A challenge of moving across the country as I have this year is being far removed from Seattle’s minor league affiliates. No longer can I take a
30-minute hour and a half slog through traffic to Everett or Tacoma and get my eyes on future Mariners. I’ve fortunately been able to fill that void by writing for our Mets affiliate, Amazin’ Avenue, but neither AA-Binghamton nor AAA-Syracuse tend to offer much overlap with Mariners prospects.
Today that changes!
The Mariners have claimed INF/OF Sam Haggerty off waivers from the Mets.— Shannon Drayer (@shannondrayer) January 10, 2020
The 40-man roster is now full.
Sam Haggerty was a September call-up for the Mets, and fit the prototype for the sort of player the lengthened September roster allows. The University of New Mexico product has gone 113/139 on stolen base attempts through his five minor league seasons - an 81.3% clip. That hasn’t slowed at higher levels, as he’s swiped 49/60 bags between AA/AAA in 174 games over the past two years - an 81.6% rate. By FanGraphs’ weighted Stolen Base metric, which gives credit to players for both number of steals and rate of success, Haggerty was one of the high-minors best bag swipers. Though he didn’t get a chance to try his luck at the big league level, he appeared in 11 games this September - eight times as a pinch-runner, thrice as a pinch-hitter. You can see a bit of that speed on display here (the video starts at Haggerty’s entrance), as he advances on a tricky play, then scores on a shallow single to left.
The speed is game-changing, and understandably it helps him in the field as well, as his reputation defensively is entirely serviceable. He’s been shuffled around the diamond, playing predominantly at second base, but he’s gotten around 225 and 257 innings at center and left field respectively, 387.1 innings at shortstop, and 665.1 innings at third. When the Mets acquired Haggerty, he was destined to be bumped out of SS reps thanks to sharing the diamond with top prospect Andres Gimenez, but he’s long been given the utility treatment, and that seems best-suited going forward. The plus speed is most apparent on the basepaths but theoretically is well-suited to above-average defense as a corner outfielder.
The bat, unfortunately, is the biggest uncertainty for the 25-year-old. He ran a .266/.372/.381 line in 341 plate appearances between AA (292 PA) and AAA (49) this year, going from a challenging offensive environment in the Eastern League to the bonanza that was AAA, albeit the slightly more sane International League. His 12.9% walk rate and 25.8% strikeout rate are more befitting of a slugger than a speedster, though he’s managed to maintain that high on-base rate all through the minors. Looking at a few advanced metrics, his .345 combined weighted On-Base Average (graded on the scale of OBP) is promising, as is a decent 121 wRC+. The .372 Batting Average on Balls in Play indicates he’s no doubt been somewhat lucky, but speedier players tend to outperform expectations on that to some degree at least. Still, particularly for a player who was older for the AA-level, it’s a suspect profile.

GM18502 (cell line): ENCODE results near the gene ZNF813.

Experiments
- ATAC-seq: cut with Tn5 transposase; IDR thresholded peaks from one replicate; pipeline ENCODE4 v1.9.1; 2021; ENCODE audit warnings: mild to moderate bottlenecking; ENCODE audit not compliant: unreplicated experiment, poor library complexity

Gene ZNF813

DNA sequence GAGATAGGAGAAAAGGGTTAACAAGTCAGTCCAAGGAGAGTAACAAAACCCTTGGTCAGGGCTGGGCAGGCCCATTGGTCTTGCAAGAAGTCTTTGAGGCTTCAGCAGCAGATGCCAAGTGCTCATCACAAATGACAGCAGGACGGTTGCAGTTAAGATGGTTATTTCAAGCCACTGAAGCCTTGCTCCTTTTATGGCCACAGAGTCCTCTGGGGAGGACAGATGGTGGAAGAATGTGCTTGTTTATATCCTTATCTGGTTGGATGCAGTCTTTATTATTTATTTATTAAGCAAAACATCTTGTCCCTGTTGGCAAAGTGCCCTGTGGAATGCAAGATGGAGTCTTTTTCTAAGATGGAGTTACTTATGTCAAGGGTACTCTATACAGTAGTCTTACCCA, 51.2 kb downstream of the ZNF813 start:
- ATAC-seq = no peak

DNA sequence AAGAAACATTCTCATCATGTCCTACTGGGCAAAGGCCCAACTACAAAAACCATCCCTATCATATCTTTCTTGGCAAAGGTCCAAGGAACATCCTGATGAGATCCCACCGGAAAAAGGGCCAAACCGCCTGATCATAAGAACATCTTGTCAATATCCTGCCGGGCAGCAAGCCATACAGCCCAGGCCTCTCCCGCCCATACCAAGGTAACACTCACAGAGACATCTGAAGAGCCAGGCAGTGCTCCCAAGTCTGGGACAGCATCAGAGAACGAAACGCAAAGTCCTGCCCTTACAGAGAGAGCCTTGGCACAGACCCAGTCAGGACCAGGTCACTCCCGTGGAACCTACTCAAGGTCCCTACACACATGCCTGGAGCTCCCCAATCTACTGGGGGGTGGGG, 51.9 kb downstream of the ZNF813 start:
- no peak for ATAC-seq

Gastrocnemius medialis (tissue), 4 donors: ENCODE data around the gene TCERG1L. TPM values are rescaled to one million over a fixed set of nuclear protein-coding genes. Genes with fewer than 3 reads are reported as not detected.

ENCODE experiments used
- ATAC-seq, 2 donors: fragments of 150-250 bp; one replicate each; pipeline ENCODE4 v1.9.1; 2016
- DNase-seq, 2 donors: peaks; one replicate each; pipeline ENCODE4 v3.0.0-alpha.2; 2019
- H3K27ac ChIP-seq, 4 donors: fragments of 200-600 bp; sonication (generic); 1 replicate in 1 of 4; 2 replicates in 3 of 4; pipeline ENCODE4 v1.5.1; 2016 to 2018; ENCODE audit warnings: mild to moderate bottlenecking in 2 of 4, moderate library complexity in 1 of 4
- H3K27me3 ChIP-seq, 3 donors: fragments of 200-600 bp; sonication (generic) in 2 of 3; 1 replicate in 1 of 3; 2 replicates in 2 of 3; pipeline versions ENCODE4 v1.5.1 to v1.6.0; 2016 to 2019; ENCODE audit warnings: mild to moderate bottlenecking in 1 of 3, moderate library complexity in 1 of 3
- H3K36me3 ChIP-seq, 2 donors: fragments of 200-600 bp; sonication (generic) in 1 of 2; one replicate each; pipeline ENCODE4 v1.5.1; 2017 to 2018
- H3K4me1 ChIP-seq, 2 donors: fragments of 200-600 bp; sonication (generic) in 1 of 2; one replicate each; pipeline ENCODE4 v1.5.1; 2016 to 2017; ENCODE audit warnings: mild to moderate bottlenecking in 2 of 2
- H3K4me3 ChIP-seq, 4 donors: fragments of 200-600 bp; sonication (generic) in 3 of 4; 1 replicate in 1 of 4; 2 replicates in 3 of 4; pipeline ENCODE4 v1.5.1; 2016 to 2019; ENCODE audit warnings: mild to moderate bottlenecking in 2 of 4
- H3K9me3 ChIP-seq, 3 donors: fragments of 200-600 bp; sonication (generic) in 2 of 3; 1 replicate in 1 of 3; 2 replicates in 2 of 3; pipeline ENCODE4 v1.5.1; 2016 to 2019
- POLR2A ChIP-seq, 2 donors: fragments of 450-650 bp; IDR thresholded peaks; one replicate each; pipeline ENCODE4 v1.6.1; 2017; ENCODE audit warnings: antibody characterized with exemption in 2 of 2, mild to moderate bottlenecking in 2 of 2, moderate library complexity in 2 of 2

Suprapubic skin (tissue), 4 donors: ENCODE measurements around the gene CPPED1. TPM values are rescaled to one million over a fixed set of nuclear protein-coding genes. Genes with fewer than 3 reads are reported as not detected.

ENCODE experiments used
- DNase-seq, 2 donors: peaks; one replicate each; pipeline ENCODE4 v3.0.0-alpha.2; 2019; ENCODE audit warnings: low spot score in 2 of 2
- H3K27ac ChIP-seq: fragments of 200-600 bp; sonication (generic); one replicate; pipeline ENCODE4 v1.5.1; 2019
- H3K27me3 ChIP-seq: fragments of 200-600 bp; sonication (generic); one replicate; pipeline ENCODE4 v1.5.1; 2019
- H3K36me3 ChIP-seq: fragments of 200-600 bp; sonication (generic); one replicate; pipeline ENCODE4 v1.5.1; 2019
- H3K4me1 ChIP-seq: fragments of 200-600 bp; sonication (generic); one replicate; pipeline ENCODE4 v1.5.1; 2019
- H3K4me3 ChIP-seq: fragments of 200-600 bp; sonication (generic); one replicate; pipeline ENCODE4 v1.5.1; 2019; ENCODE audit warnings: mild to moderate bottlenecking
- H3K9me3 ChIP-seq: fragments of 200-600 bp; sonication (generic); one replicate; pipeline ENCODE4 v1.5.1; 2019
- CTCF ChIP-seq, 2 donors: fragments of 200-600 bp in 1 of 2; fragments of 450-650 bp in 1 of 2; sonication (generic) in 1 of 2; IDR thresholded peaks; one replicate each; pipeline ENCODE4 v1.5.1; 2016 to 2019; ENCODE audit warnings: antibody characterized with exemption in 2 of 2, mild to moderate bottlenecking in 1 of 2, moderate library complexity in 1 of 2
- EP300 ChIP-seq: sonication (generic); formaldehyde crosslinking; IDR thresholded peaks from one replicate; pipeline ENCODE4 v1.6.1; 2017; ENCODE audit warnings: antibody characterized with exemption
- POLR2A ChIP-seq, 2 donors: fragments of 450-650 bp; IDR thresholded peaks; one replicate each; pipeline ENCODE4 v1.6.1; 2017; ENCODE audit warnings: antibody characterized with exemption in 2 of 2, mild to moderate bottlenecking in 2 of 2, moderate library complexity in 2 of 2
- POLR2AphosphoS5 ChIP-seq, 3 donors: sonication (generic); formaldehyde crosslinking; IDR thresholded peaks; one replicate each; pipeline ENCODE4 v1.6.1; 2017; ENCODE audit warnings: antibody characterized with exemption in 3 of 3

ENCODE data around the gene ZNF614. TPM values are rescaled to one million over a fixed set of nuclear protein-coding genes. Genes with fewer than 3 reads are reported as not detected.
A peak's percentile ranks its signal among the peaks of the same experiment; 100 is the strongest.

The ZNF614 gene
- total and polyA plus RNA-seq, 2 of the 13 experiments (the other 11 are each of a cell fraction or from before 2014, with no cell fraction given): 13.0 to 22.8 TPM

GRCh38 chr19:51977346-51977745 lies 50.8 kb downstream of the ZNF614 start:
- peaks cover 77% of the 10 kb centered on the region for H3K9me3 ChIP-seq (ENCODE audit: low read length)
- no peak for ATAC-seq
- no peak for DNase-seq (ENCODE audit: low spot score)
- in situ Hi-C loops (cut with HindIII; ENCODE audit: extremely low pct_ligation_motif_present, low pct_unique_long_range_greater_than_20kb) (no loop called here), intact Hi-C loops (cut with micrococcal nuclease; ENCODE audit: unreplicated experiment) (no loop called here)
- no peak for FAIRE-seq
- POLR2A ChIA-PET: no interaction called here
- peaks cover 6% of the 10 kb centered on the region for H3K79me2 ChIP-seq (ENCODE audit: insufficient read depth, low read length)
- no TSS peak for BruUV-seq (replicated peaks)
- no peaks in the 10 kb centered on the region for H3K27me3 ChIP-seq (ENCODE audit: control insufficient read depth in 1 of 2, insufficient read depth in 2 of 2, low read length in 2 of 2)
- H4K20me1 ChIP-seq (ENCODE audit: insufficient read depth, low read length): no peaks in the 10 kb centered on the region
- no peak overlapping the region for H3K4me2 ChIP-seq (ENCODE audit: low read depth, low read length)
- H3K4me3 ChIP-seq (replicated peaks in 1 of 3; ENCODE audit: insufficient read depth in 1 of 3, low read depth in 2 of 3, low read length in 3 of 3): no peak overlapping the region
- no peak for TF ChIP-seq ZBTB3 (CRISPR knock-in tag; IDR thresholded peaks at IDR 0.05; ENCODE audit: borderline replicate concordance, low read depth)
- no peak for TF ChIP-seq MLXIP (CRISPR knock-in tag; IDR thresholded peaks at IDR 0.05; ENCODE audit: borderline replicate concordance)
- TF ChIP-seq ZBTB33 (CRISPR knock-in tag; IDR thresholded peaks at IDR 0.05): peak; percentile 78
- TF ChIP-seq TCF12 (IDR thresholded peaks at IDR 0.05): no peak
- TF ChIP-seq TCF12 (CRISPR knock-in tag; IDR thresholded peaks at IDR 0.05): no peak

A common concern for disciplined/low-pop hitters is that at the big league level, pitchers will eschew nibbling and challenge punchless hitters in the zone consistently, forcing them to swing and make their own offense in lieu of taking free passes from less skilled minor leaguers. The highest rate of pitches in the zone in 2019 were thrown to Nicky Lopez, Dee Gordon, David Fletcher, and Mallex Smith, who as a group mustered just 17 HRs against 2019’s juiced ball in 2,032 combined PAs. Haggerty has knocked just 15 dingers in 1,711 PAs of his own in affiliated ball, and his high strikeout rate makes him a dodgier candidate to make the most of MLB’s bouncier baseball (if it even remains that way). His patience is at least somewhat earned, as he swings and misses at just 10.7% of pitches, but considering that’s likely to only rise against better competition, it’s an uphill battle for Haggerty to beat out a crowded UTIL competition.
Injuries have kept the former Cleveland draft pick sidelined for parts of each professional season, but if healthy he will compete with Dylan Moore, Tim Lopes, Patrick Wisdom, and Donnie Walton for the 25th/26th spot on the roster, as well as reps in Tacoma in the infield and outfield. If things go well for him, we may get another enthusiastic moment like this: